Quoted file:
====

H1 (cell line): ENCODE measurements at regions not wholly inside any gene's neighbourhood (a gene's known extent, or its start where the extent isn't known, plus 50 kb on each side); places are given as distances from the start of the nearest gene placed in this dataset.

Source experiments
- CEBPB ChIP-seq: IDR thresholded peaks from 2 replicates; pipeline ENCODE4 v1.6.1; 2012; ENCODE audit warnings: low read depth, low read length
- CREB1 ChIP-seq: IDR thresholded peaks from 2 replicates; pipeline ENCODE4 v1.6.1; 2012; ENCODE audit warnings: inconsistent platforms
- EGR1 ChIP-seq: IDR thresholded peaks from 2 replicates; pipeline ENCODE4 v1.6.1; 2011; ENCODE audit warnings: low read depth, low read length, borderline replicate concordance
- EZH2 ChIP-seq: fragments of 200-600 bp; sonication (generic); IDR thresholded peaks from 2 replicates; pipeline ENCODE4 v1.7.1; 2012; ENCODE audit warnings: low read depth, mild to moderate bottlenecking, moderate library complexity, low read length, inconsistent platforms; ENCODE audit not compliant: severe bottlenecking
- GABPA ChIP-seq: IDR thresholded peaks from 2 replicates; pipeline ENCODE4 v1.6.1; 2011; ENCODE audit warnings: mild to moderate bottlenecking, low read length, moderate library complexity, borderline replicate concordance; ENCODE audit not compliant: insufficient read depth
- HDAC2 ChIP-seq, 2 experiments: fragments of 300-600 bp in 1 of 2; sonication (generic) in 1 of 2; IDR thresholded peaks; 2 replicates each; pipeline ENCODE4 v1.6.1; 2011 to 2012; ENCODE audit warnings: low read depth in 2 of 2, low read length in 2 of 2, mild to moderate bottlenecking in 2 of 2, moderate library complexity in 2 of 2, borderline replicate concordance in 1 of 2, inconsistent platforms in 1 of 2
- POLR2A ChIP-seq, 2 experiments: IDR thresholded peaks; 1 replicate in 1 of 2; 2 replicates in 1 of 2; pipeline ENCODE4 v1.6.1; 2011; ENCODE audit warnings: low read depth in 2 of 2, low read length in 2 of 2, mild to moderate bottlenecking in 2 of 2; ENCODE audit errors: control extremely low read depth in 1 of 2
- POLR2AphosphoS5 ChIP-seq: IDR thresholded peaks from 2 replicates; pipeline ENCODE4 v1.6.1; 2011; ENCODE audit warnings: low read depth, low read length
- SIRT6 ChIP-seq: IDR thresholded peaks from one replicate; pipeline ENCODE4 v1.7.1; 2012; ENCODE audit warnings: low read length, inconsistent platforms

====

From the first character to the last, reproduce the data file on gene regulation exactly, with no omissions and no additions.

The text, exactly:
H1 (cell line): ENCODE measurements at regions not wholly inside any gene's neighbourhood (a gene's known extent, or its start where the extent isn't known, plus 50 kb on each side); places are given as distances from the start of the nearest gene placed in this dataset.

Source experiments
- CEBPB ChIP-seq: IDR thresholded peaks from 2 replicates; pipeline ENCODE4 v1.6.1; 2012; ENCODE audit warnings: low read depth, low read length
- CREB1 ChIP-seq: IDR thresholded peaks from 2 replicates; pipeline ENCODE4 v1.6.1; 2012; ENCODE audit warnings: inconsistent platforms
- EGR1 ChIP-seq: IDR thresholded peaks from 2 replicates; pipeline ENCODE4 v1.6.1; 2011; ENCODE audit warnings: low read depth, low read length, borderline replicate concordance
- EZH2 ChIP-seq: fragments of 200-600 bp; sonication (generic); IDR thresholded peaks from 2 replicates; pipeline ENCODE4 v1.7.1; 2012; ENCODE audit warnings: low read depth, mild to moderate bottlenecking, moderate library complexity, low read length, inconsistent platforms; ENCODE audit not compliant: severe bottlenecking
- GABPA ChIP-seq: IDR thresholded peaks from 2 replicates; pipeline ENCODE4 v1.6.1; 2011; ENCODE audit warnings: mild to moderate bottlenecking, low read length, moderate library complexity, borderline replicate concordance; ENCODE audit not compliant: insufficient read depth
- HDAC2 ChIP-seq, 2 experiments: fragments of 300-600 bp in 1 of 2; sonication (generic) in 1 of 2; IDR thresholded peaks; 2 replicates each; pipeline ENCODE4 v1.6.1; 2011 to 2012; ENCODE audit warnings: low read depth in 2 of 2, low read length in 2 of 2, mild to moderate bottlenecking in 2 of 2, moderate library complexity in 2 of 2, borderline replicate concordance in 1 of 2, inconsistent platforms in 1 of 2
- POLR2A ChIP-seq, 2 experiments: IDR thresholded peaks; 1 replicate in 1 of 2; 2 replicates in 1 of 2; pipeline ENCODE4 v1.6.1; 2011; ENCODE audit warnings: low read depth in 2 of 2, low read length in 2 of 2, mild to moderate bottlenecking in 2 of 2; ENCODE audit errors: control extremely low read depth in 1 of 2
- POLR2AphosphoS5 ChIP-seq: IDR thresholded peaks from 2 replicates; pipeline ENCODE4 v1.6.1; 2011; ENCODE audit warnings: low read depth, low read length
- SIRT6 ChIP-seq: IDR thresholded peaks from one replicate; pipeline ENCODE4 v1.7.1; 2012; ENCODE audit warnings: low read length, inconsistent platforms